Optimising the performance of the CMS Electromagnetic Calorimeter to measure Higgs properties during Phase I and Phase II of the LHC
The CMS Electromagnetic Calorimeter (ECAL), is a high granularity lead tungstate crystal calorimeter operating at the CERN LHC. The original design placed a premium on excellent energy resolution. Excellent energy resolution and efficient identification for photons are essential to reconstruct the Higgs boson in the $H \rightarrow \gamma\gamma$ decay channel, for measurements of the self-coupling of Higgs bosons and other related parameters.
The ECAL performance has been crucial in the discovery and subsequent characterisation of the Higgs boson. The original ECAL design considerations, and the actual experimental energy reconstruction and calibration precision will be reviewed.
The improvements to the energy reconstruction and energy calibration algorithms for LHC Run II are described. These are required to maintain the stability of the ECAL energy scale and resolution for the higher LHC luminosities that have been experienced compared to Run I. The precision measurement of the Higgs decay modes is central to the HL-LHC physics program. In addition, the search for di-Higgs production is important to understand the details of the vacuum potential. The crystals in the barrel region will be retained for HL-LHC. The decrease of operating temperature and upgrades to the readout electronics that are needed to maintain the required performance of the barrel region from 2026 onwards will be described.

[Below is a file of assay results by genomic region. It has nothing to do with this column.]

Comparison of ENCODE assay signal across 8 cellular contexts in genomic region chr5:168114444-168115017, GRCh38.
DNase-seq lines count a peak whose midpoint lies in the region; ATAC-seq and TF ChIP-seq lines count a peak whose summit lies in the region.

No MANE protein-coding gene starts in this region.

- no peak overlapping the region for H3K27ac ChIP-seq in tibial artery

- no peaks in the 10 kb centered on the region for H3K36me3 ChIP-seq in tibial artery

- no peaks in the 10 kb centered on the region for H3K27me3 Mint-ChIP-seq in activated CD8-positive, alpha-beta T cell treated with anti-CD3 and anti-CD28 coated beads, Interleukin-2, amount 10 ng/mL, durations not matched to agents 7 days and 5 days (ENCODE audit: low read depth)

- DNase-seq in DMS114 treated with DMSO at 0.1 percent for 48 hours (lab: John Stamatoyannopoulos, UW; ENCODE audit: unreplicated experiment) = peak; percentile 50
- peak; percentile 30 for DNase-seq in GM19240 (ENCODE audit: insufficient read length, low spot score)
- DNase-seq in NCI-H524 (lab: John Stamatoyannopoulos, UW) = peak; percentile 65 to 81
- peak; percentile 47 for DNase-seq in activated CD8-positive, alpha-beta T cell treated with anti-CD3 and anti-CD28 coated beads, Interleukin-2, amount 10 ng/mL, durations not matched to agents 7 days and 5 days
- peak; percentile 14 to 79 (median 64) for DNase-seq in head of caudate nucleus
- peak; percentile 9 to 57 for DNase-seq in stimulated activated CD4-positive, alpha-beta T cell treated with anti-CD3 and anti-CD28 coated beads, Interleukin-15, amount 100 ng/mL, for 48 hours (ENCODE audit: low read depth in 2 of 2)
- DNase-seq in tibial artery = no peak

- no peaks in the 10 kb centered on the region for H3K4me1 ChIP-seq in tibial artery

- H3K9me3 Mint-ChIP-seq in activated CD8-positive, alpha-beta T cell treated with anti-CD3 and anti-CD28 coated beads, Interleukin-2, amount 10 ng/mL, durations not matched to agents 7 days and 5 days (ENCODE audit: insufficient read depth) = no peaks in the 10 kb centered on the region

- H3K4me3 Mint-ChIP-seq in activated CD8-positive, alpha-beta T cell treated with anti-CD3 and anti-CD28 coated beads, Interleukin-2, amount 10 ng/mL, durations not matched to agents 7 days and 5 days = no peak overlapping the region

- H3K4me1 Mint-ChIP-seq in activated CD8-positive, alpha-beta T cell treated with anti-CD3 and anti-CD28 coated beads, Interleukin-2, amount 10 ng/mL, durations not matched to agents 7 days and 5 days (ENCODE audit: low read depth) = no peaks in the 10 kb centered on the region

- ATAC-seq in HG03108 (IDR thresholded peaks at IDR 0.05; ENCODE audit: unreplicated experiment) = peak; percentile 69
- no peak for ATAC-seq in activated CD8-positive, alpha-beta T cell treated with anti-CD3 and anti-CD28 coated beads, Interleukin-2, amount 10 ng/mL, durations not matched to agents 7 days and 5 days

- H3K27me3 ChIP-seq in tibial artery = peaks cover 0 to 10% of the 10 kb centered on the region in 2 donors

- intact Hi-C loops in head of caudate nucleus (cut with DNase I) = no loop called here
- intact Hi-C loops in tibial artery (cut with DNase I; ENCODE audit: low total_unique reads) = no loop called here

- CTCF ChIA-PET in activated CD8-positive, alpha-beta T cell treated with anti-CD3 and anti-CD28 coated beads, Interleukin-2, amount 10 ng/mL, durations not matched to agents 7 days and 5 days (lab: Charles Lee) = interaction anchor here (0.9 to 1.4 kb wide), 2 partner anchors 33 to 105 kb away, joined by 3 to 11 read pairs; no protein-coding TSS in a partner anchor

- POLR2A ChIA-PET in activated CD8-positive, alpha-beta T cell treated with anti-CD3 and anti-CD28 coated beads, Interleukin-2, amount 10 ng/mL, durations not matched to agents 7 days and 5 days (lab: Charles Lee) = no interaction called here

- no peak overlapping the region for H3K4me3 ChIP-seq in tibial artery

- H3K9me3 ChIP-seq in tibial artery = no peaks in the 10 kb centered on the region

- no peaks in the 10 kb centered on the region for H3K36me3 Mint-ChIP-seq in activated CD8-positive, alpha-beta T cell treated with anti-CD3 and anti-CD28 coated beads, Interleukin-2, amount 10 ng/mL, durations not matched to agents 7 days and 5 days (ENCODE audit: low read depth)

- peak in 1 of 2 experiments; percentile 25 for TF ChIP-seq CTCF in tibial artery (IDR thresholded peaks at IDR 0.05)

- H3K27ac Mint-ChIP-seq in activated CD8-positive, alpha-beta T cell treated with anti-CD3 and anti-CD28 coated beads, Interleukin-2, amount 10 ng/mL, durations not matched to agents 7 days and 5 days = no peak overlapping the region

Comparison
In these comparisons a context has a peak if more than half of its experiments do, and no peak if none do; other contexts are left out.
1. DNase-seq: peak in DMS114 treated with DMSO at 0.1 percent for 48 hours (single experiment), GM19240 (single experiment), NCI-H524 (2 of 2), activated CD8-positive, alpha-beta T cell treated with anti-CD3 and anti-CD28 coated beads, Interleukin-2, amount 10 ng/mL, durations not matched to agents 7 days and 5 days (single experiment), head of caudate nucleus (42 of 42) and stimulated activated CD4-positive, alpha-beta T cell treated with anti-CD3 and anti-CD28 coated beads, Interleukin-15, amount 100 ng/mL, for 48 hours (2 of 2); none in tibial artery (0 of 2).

These upgrades will ensure that radiation-induced noise increases will not dominate the energy resolution for photons from Higgs boson decays, and will preserve the ability of CMS to trigger efficiently on these signals. They will also permit precision time measurements (30 ps rms error on the arrival time of photons from Higgs boson decays) which will improve the determination of the location of the production vertex for di-photon events. Time measurement performance of the new readout electronics has been characterized in beam tests.
The predicted electron and photon energy resolution and identification efficiencies expected for HL-LHC will be described, and the performance relevant to a number of key Higgs decay channels will be presented.
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